Jump to ContentJump to Main Navigation
Uneven ModernityLiterature, Film, and Intellectual Discourse in Postsocialist China$
Users without a subscription are not able to see the full content.

Haomin Gong

Print publication date: 2011

Print ISBN-13: 9780824835316

Published to Hawaii Scholarship Online: November 2016

DOI: 10.21313/hawaii/9780824835316.001.0001

Show Summary Details
Page of

PRINTED FROM HAWAII SCHOLARSHIP ONLINE (www.hawaii.universitypressscholarship.com). (c) Copyright Hawaii University Press, 2018. All Rights Reserved. Under the terms of the licence agreement, an individual user may print out a PDF of a single chapter of a monograph in HSO for personal use (for details see www.universitypressscholarship.com/page/privacy-policy).date: 22 October 2018

Commerce and the Critical Edge

Commerce and the Critical Edge

The Politics of Postsocialist Film and the Case of Feng Xiaogang

Chapter:
(p.85) Chapter 4 Commerce and the Critical Edge
Source:
Uneven Modernity
Author(s):

Haomin Gong

Publisher:
University of Hawai'i Press
DOI:10.21313/hawaii/9780824835316.003.0005

This chapter examines how postsocialist China's uneven social and cultural conditions shape the field of commercial filmmaking by focusing on the work of Feng Xiaogang. Before expounding on the relationship between unevenness and commercial filmmaking in Feng's case, the chapter looks at the social space in postsocialist China as represented in his films. It then discusses the major focus of Feng's films—common people's everyday lives—and especially how these characters reflect and respond to the uneven sociocultural features that determine the field of commercial filmmaking. It also considers Feng's use of humor in his films, three of which are A Sigh (2000), Cell Phone (2003), and A World Without Thieves (2004). The chapter shows that the trajectory of Feng's filmography exhibits a possible and effective form of cultural intervention in the age of popular culture. Feng's films reveal a cultural paradox of postsocialist China: while they embed the director's critique of social problems amid uneven conditions, they take advantage of all-encompassing commercialization.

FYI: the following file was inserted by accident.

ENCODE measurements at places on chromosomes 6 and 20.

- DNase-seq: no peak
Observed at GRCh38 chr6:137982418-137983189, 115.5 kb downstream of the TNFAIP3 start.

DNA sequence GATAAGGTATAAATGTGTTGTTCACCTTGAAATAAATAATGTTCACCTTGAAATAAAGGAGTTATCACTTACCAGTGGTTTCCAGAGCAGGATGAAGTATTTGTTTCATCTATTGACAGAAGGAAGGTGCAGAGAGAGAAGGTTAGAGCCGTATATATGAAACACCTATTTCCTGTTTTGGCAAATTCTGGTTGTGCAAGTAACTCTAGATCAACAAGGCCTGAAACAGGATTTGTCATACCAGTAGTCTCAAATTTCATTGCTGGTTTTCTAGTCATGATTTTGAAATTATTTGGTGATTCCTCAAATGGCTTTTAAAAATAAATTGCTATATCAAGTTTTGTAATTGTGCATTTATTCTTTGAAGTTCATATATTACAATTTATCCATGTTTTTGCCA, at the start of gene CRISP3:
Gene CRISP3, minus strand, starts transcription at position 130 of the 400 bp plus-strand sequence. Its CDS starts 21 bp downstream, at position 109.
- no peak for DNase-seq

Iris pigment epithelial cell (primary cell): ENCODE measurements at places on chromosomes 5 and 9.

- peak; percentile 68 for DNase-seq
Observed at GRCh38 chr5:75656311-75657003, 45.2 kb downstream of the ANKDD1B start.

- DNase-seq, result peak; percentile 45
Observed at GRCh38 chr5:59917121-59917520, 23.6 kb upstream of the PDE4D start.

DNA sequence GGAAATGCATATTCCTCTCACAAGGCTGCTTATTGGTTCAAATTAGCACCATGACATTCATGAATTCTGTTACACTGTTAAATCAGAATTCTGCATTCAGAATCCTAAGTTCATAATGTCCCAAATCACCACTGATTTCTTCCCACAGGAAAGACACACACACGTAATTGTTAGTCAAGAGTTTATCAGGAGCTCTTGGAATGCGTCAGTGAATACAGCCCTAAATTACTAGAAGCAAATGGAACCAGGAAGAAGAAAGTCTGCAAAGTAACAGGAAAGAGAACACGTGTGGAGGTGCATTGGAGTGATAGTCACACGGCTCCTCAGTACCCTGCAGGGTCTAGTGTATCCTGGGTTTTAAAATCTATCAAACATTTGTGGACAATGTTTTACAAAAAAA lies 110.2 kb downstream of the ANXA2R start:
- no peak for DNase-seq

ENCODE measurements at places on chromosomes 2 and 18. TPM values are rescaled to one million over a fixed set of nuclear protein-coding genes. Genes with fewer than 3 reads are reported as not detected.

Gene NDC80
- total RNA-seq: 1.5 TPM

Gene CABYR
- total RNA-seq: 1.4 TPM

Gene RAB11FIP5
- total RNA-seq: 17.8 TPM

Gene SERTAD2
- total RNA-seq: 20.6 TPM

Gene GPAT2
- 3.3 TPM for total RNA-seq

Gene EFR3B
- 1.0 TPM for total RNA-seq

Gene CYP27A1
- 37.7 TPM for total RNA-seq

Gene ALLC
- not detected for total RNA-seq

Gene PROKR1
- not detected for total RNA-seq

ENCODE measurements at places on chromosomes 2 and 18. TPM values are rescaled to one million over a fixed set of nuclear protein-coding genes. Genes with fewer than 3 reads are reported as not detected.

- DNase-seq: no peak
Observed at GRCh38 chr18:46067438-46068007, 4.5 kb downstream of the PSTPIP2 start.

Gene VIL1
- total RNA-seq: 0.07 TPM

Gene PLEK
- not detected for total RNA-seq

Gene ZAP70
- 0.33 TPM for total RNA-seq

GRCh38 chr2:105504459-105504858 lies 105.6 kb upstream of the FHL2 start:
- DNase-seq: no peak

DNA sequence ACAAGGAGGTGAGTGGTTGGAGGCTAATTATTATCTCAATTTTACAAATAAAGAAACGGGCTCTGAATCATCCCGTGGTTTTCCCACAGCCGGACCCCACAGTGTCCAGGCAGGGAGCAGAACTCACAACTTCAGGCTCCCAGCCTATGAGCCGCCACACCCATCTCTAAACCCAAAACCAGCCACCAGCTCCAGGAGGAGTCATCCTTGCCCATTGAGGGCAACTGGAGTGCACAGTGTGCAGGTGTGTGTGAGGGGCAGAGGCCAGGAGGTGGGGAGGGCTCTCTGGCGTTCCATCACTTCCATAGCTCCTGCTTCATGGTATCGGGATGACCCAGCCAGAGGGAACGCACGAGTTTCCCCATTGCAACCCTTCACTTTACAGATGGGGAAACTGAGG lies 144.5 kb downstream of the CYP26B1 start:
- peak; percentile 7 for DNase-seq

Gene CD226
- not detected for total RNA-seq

Keywords:   postsocialist China, commercial filmmaking, Feng Xiaogang, unevenness, social space, film, cultural intervention, social problems, commercialization, humor

Hawaii Scholarship Online requires a subscription or purchase to access the full text of books within the service. Public users can however freely search the site and view the abstracts and keywords for each book and chapter.

Please, subscribe or login to access full text content.

If you think you should have access to this title, please contact your librarian.

To troubleshoot, please check our FAQs, and if you can't find the answer there, please contact us.